Fascinating words from a man who for eight decades dedicated himself to the classic Luddite cliche–typewriter repairmen:
“I don’t even know what a computer is,” Mr. Whitlock told The Yale Daily News, the student paper, in 2010. “I’ve heard about them a lot, but I don’t own one, and I don’t want one to own me.”
I think he’s right there. My devices own me just as much, if not more, than I own them.
I remember using typewriters in my parents’ office when I was quite young. Granted, it was a snazzy IBM Selectric that had (gasp) backspace. At that point, I was already used to typing on a word processor, and the fact that if I typed a full line, and I reached the end of the paper, where the automatic carriage return would drop down, fascinated me. On a computer, you never get to the end of the page. And, when you reach the end of the paper, you need to put a new piece of paper in! Can you imagine, I thought as a toddler.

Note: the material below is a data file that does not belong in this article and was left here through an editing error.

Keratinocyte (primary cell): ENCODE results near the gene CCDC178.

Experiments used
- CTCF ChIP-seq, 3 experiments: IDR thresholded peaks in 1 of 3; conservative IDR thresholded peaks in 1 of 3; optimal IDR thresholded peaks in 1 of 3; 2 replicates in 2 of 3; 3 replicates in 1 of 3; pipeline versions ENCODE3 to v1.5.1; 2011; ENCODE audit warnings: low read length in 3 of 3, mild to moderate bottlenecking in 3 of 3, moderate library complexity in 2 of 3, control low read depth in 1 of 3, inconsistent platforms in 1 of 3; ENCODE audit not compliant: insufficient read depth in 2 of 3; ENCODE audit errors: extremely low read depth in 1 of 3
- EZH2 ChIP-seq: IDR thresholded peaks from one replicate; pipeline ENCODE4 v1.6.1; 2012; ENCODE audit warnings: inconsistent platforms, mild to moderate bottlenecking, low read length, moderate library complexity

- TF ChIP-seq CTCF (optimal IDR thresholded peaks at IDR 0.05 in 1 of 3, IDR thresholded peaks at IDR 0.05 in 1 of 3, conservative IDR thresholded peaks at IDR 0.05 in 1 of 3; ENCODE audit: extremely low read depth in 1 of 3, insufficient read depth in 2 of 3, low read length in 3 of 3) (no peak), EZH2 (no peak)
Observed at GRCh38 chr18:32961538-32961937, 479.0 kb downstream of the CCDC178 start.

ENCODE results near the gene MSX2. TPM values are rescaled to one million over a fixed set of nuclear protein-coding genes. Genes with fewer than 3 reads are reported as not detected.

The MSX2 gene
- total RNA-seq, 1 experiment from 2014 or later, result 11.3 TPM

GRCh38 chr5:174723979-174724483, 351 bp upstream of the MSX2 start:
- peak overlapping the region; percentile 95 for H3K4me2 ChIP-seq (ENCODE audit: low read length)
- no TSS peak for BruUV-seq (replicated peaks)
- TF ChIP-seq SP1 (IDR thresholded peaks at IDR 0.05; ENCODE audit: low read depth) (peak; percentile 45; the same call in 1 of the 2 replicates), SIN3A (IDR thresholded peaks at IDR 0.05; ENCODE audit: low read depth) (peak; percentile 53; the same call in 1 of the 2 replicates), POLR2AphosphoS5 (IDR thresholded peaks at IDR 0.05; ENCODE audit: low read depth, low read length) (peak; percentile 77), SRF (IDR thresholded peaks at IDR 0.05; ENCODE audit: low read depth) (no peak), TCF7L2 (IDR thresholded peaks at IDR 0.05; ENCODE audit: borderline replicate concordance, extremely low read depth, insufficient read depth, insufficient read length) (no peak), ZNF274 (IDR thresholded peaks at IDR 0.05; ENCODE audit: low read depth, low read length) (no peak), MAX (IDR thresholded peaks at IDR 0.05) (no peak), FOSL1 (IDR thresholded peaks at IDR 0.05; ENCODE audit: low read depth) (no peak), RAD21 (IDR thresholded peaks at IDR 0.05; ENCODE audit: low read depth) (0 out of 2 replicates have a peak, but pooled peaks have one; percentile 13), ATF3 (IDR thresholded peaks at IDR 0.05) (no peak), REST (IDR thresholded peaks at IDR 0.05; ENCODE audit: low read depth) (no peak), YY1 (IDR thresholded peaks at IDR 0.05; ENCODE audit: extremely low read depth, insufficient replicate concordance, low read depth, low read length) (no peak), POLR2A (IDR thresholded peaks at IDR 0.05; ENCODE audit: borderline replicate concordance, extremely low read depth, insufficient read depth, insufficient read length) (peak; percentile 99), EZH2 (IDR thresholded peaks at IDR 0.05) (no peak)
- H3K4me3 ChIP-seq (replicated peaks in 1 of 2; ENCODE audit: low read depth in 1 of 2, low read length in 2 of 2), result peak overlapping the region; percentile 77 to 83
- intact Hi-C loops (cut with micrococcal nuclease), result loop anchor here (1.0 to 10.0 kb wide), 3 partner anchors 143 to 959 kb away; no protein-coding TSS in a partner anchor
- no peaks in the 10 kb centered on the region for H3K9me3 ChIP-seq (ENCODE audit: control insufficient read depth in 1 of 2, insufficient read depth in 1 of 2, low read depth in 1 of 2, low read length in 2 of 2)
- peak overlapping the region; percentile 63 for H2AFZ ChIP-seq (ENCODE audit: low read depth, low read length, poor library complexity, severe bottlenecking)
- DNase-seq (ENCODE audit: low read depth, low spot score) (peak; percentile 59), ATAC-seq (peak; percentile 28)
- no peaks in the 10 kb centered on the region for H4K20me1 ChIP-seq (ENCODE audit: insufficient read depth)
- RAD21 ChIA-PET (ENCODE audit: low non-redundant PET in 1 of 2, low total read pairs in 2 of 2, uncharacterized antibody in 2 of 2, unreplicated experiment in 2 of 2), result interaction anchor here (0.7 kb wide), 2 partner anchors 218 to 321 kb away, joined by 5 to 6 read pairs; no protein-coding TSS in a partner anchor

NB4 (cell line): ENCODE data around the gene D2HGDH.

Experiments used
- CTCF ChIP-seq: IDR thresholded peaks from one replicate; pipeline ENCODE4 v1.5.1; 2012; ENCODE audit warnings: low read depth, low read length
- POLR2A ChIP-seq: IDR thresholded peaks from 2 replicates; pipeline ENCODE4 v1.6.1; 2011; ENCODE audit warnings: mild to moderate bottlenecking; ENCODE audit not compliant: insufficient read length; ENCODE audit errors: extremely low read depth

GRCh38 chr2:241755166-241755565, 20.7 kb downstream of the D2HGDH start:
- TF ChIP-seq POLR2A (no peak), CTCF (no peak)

I have never considered writing anything substantive on a typewrite. As a law review editor, I think I saw one type-written manuscript submitted. The author didn’t have an electric file to speak of. It was a pain. I don’t know if I could write a full-length law review article on actual paper. It’s a fact that during the entire process of writing my 300+ page book, I did not rely on a single sheet of paper. Not when drafting outlines, or doing research, or even conducting interviews. Everything was digital. I don’t think I would have been a very good customer for Mr. Whitlock, may he rest in peace.